And (I’m not going to reveal any details) after reading this book I felt incredibly happy that I’ve chosen to be a vegetarian (over 25 years already).

Beastly Things cover

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Gone Girl

When I started Gone Girl, a book by Gillian Flynn, I wasn’t very impressed. The first half of the book was ordinary, it had nothing special and there’s not much to say about it.

Then something happened. The second half of the book turned the story in to a completely new direction. The second half twisted the plot to a devious, troubled and brutal direction. The main characters Nick and Amy are both very unpleasant and disturbing people. It seems that their life is based on a lie and is maintained with more lies. Both, especially Amy, has a sick and twisted mind. So disturbed that it made me a little uncomfortable. I had no sympathy for these characters, not in any way. And when I thought of the marriage of these two people… toxic, abnormal and depraved game. Utmost dependency. Lies.

Gone Girl has some surprising elements that I haven’t read in another books. A well woven tale that gets better in the middle. The end was not a surprise. I’m a little dissapointed, because somehow I knew what was going to happen. The end is not what I wanted it to be, it’s as sick as the whole story. At the same time it’s very convenient. It’s suitable for Nick and Amy.

Weird book, with good and bad elements. Gone Girl doesn’t rise to the level of the best thrillers I’ve read, but it was a good read and entertaining, in a twisted way.

The story made me think. When does a person really is who he or she genuinely is? We all have different roles and mask that we choose to use. At work, with friends, with strangers… When I’m really me, just me? Is it when I’m alone?

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August: Osage County

August: Osage County was not a light movie, no. It’s full of snide remarks, quarreling, resentment, envy, jealousy and bitterness.

It’s also filled with great performances from some brilliant actresses and actors.

Meryl Streep is, in my opinion, one of the greatest, a true legend. I always enjoy her performance and she has the ability to transform to all the demands that the role needs. I feel great respect for her as an actress.

Benedict Cumberbatch is one of my favourite actors from the younger generation. I’ve enjoyed his talent in Sherlock. In August: Osage County he has a smaller role, but he does it well.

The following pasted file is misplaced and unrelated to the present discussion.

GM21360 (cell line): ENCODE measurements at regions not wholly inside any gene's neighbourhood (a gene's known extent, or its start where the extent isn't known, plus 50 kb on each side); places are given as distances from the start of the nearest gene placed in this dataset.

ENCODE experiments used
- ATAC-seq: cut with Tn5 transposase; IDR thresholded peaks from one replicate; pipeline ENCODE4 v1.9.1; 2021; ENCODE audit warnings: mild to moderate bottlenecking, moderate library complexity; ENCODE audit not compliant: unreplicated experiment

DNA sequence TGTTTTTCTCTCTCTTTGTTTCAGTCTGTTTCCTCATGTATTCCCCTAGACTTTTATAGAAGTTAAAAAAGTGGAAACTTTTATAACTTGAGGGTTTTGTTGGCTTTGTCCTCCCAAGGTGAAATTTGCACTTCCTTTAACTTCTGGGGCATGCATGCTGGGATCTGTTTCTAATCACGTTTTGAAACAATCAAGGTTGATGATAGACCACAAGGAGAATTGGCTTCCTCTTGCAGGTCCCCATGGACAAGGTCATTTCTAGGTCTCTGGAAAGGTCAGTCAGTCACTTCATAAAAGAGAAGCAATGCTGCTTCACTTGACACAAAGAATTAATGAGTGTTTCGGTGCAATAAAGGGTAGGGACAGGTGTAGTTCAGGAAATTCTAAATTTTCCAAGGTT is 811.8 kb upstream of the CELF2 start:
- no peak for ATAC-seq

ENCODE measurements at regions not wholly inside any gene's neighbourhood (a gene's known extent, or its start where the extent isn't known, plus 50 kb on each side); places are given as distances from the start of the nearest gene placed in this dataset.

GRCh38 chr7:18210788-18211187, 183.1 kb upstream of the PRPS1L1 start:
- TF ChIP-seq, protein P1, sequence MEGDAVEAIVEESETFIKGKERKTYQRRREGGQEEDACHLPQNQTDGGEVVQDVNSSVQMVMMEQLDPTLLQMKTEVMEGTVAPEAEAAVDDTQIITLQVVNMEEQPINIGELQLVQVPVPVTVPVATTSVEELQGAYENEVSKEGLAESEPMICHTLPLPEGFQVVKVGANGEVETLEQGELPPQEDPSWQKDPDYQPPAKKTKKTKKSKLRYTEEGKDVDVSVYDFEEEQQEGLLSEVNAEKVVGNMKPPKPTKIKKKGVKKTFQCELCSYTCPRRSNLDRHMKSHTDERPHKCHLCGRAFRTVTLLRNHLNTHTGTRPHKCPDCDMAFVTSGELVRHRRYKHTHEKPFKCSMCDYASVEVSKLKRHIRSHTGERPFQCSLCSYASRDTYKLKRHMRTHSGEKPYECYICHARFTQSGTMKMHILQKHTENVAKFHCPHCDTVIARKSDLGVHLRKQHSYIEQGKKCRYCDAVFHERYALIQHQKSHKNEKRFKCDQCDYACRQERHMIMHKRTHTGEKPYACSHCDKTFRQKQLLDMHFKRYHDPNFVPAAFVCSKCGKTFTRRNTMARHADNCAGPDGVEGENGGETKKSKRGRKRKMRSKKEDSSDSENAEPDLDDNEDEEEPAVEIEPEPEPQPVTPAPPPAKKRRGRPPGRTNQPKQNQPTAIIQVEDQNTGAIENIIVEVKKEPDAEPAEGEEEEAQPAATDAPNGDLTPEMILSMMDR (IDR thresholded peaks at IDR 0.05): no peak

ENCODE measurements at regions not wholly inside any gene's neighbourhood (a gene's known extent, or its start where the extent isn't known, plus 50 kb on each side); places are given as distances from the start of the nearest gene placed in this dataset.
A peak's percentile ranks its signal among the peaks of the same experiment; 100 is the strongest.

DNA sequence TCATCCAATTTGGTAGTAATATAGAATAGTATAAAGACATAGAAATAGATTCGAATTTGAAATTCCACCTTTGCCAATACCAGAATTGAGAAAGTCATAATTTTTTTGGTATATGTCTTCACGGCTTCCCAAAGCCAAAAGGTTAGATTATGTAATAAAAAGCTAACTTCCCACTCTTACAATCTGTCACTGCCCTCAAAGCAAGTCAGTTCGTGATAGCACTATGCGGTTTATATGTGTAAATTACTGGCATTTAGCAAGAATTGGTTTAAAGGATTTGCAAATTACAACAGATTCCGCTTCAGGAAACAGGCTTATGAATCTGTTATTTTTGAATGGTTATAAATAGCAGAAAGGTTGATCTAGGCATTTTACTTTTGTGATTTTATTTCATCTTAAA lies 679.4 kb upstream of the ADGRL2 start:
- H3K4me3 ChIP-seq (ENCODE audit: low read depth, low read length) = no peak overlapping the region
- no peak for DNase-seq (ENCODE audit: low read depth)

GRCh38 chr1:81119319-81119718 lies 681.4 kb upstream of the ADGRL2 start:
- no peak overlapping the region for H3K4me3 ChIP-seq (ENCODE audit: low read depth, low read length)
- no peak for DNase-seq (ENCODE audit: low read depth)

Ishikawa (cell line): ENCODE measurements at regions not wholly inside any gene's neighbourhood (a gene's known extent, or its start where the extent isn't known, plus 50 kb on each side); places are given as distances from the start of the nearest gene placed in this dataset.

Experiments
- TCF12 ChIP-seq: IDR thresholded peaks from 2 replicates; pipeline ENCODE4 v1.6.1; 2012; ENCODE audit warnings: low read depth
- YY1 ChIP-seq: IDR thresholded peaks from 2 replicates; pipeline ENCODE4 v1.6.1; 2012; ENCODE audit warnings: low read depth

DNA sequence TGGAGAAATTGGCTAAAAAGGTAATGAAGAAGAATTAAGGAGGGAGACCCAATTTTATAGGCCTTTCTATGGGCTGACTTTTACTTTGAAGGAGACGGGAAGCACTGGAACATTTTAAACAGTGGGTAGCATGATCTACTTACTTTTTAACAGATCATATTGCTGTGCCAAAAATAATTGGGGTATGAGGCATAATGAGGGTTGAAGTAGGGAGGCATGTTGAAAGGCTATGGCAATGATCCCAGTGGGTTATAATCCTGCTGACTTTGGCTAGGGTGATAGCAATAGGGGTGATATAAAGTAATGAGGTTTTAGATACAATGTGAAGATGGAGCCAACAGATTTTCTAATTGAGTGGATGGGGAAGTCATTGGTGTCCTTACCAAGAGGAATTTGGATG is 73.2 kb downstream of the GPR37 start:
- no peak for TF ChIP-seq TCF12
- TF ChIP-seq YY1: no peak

A horribly dysfunctional family. Many secrets, some quite heavy. A movie that made me feel discomfort. It made me think of my own family. My father that I hardly ever see. My mother, who has problems with  alcohol. Almost every family has it’s own problems. Envy and bitterness. Relationships are not easy and just because someone belongs to the same family as you, doesn’t mean you are able to like them or get along. It’s a thing that makes, atleast me, feel quilty. I should like my father. I try to ignore the fact that we’re not close, but from time to time it comes to my mind and I feel sad.

This train of thoughts reminds me of something that Carrie Bradshaw says in one of the episodes of Sex and the City. This is it “The most important thing in life is your family. There are days you love them, and others you don’t. But, in the end, they’re the people you always come home to. Sometimes it’s the family you’re born into and sometimes it’s the one you make for yourself.”

Well, one thought led to another. Back to August: Osage County. I liked the movie very much, although it was heavy. I didn’t feel happy, when I left the movie theatre, but it had something that touched my heart.

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We’re the Millers

Drugdealer, stripper, virgin, runaway, that’s the Millers. I didn’t expect much when I went to see We’re the Millers, I only knew it would be a comedy.

I didn’t know Jason Sudeikis, who was playing David Clark (drugdealer). I did know Emma Roberts (Casey Mathis, runaway), Will Poulter (Kenny Rossmore, virgin) and, of course, Jennifer Aniston (Rose O’Reilly, stripper). They all hate each other but end up pretending to be a family. Endless arguing and bickering. Lousy sexist jokes and not so funny jokes about something else. Plenty of troubles and some dead people. And in the end the bad guys end up in the hand of the police force.

I remember Will Poulter from the movie The Chronicles of Narnia: The Voyage of the Dawn Treader. In that movie he was smaller and played a very annoying boy Eustace Scrubb, the cousin of the Pevensie children. In We’re the Millers he is a teenager but his manners are the same.

When I watched the film I was thinking, in all honesty, “what am I doing here”. We’re the Millers was not a movie for me. I’m not into miserable sexist jokes or potty humour. I know why I went to see it, because of Jennifer Aniston. I always fall into the illusion that she makes watchable movies because she was so good in Friends. I must say that Jennifer Aniston looks so good and she’s beautiful. But why does she make so crappy movies? Her movies are always something like We’re the Millers, mediocre and not so funny comedies. I’m sorry, I don’t like.

But there was something good in We’re the Millers. In the beginning, forced to be a family, these lonely people end up loving each other and that’s a nice thing.